In post-9/11 America, the Islamic faith appears to many to be incompatible with freedom. What we know of the Muslim world consists largely of oppressive terrorist groups ruling their own fiefdoms with an iron grip, stifling the free market and political liberty. However, in his Acton University lecture, entitled “Islam, Markets, and the Free Society,” Mustafa Akyol argued that this is not the whole story. During his talk, he took a deep dive into the history of the Islamic world, showing how Islam, when practiced correctly, actually stimulates capitalism and a free society.
Mustafa Akyol, a prolific Turkish journalist, author, and public speaker, elegantly outlined the Muslim case for a free society during his half-hour presentation. Beginning with the Quran itself and the words of the Prophet Muhammad, known as the hadith, he pointed to their clear textual emphasis on business. The Quran encourages trade, prohibits envy of the wealth of others, forbids fraud and theft, and explicitly protects private property rights.
Muhammad himself, before receiving the Quran, worked as a traveling merchant, and wrote many hadith praising merchants and honest business practices. Akyol also referenced other Islamic scholars, including one Imam Ghazali, who wrote of the internal and personal “jihad al-nafs” or “jihad of the soul,” and used the example of a war waged between an honest businessman and the devil who tries to convince him to cheat. Ibn Khaldun, an Islamic advocate of small government and lower taxes, wrote treatises approximating the economic ideas of Adam Smith a full 500 years before Smith was even born.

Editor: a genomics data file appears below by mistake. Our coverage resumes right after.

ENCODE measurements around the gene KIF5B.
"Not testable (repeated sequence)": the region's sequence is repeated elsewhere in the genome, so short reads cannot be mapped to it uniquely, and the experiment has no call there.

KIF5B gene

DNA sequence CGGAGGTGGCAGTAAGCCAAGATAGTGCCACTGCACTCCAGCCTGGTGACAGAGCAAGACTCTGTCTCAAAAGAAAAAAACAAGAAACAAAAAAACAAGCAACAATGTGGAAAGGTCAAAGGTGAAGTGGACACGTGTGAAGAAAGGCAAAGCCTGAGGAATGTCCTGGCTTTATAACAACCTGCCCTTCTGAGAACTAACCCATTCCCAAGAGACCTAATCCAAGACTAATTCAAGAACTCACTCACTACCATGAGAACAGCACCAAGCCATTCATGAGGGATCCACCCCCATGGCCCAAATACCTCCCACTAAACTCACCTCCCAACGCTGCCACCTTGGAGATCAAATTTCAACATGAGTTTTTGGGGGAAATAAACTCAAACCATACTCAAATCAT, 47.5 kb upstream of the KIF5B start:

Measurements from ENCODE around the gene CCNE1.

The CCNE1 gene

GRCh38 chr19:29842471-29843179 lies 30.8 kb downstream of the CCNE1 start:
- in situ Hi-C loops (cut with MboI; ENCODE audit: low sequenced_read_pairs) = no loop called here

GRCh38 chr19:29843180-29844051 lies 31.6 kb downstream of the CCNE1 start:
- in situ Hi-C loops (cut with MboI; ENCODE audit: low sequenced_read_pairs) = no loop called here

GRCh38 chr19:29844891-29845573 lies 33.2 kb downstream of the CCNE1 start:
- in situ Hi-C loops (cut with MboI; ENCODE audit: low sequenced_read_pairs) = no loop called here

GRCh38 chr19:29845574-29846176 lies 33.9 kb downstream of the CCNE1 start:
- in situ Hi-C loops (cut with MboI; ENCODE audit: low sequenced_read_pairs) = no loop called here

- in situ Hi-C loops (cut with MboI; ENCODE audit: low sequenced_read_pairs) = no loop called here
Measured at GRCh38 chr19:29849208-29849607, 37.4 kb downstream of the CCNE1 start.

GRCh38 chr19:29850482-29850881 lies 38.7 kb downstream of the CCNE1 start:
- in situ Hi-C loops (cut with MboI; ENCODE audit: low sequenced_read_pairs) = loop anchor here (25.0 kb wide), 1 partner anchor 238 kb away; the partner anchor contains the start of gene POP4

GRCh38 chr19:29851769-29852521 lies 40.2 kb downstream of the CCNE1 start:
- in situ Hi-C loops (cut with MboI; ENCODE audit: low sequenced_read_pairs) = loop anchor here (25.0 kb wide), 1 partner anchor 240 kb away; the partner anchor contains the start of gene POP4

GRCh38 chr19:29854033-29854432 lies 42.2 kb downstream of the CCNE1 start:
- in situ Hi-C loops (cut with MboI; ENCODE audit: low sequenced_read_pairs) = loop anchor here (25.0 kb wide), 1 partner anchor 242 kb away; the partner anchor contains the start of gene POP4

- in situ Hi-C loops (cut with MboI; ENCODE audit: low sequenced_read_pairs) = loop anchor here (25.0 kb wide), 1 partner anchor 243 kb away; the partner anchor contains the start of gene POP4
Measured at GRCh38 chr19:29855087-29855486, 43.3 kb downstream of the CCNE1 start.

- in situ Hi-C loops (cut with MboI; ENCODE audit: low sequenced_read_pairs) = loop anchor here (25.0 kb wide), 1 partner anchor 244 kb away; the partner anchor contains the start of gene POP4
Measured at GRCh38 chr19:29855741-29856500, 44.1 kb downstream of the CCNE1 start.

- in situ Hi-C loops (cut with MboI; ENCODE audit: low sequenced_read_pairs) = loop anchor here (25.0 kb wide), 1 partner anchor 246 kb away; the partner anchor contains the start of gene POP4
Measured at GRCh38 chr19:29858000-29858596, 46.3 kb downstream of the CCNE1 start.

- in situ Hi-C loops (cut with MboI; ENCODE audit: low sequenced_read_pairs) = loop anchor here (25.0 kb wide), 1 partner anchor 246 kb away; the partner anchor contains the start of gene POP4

Akyol also emphasized the generally free nature of medieval Islamic society and religion, quoting economist Benedikt Koehler, who calls this era “the birth of capitalism.” Islamic society protected free economic activity, creativity, property, and freedom of worship to a far greater degree than European society at the time. Zakat, one of the five pillars of the Islamic faith, morally requires the wealthy to give alms to the poor without resorting to government intervention. The Islamic faith also includes the concept of Waqf, or foundation, a method protected under Islamic law of privately funding hospitals, schools, or other “public” services.
Akyol ended his remarks with a brief analysis of where things have gone wrong, highlighting the rise of Europe and the decline of Middle Eastern trade. He argued that this decline of trade helped lead to Islamic extremism, and that extremism does not represent what Islam can and should be. If we promote trade in the Islamic world, we can curb the extremist tendencies of al-Qaeda and ISIS and undermine their popularity with the local populations.
The audience at Acton University, especially fellow Muslims and American business leaders, quite visibly agreed with his arguments, and a lively question and answer session followed the lecture. Many questions focused on the economic effects of Islamist terrorism and the War on Terror, and on what we can do to improve the situation. In the closing moments of the session, Akyol succinctly stated his final conclusion with the phrase “make business, not war,” a truly admirable mantra for promoting a free and virtuous society in the Middle East.
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